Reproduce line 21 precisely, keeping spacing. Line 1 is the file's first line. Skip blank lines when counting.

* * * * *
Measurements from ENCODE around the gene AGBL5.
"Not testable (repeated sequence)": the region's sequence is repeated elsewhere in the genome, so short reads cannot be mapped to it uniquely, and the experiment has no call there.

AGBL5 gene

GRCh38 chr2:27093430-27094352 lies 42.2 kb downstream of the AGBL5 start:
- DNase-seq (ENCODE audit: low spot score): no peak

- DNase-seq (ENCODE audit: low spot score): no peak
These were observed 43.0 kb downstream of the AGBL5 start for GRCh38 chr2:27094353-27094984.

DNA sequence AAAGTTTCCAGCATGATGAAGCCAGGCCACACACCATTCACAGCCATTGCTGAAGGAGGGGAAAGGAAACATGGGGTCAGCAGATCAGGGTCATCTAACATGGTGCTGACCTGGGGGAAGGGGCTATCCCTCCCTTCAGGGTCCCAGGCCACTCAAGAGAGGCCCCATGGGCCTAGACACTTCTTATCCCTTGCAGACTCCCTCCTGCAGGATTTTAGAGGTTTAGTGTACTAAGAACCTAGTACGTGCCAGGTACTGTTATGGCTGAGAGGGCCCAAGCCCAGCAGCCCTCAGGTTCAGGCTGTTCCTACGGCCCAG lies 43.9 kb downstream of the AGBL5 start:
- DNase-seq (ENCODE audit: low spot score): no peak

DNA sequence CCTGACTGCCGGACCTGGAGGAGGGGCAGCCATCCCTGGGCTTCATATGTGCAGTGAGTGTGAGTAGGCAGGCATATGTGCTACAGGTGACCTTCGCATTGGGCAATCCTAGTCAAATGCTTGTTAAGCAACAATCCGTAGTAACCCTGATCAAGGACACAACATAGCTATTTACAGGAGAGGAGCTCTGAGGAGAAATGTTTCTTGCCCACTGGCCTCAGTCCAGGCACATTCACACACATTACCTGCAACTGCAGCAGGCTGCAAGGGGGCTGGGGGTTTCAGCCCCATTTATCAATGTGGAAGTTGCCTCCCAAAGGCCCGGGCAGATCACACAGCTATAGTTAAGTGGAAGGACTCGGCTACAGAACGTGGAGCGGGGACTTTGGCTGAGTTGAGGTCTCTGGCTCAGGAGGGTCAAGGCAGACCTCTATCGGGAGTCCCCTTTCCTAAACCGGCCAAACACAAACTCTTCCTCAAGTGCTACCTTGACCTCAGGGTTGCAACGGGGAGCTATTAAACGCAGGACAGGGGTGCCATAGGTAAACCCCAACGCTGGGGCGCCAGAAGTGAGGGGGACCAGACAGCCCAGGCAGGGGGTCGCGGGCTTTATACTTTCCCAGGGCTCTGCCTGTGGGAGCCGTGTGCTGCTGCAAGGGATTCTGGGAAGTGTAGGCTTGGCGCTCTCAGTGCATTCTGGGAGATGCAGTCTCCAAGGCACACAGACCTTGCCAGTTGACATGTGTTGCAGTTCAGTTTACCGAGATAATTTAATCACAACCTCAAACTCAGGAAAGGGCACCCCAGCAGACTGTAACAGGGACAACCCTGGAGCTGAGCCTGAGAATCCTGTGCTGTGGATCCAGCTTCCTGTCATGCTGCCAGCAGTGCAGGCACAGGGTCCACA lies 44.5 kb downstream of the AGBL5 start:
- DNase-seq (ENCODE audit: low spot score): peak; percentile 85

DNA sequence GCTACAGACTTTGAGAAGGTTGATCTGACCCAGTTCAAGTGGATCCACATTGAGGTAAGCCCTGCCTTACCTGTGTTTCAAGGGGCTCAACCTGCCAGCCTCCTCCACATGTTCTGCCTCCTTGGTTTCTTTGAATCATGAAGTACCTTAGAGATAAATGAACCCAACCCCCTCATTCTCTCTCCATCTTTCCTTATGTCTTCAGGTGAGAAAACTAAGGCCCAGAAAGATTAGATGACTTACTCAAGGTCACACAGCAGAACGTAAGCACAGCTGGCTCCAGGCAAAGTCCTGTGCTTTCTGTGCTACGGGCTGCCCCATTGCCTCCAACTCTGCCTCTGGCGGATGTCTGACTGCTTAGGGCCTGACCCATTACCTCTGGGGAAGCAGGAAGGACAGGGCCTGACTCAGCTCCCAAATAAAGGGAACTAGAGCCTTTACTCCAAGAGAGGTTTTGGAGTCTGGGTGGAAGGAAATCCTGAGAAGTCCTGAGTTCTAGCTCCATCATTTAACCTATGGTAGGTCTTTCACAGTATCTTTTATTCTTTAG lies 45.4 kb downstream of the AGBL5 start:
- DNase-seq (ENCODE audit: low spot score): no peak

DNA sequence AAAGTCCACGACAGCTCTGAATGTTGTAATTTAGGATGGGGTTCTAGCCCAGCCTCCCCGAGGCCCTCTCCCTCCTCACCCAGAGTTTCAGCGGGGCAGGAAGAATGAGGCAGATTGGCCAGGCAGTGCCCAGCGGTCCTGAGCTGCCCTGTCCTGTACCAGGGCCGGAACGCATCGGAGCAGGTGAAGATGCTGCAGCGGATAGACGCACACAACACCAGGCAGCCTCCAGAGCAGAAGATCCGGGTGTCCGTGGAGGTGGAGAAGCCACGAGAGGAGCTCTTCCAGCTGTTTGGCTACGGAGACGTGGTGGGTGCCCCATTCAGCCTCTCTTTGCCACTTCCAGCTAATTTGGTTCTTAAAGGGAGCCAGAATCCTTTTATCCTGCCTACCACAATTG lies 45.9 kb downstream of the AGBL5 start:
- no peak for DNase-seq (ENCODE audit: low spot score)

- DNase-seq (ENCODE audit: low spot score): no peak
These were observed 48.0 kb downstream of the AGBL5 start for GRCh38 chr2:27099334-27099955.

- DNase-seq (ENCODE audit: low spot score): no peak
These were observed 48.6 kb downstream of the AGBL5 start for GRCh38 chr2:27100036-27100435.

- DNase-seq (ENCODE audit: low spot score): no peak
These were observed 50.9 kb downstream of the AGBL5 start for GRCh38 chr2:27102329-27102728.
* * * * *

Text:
These were observed 50.9 kb downstream of the AGBL5 start for GRCh38 chr2:27102329-27102728.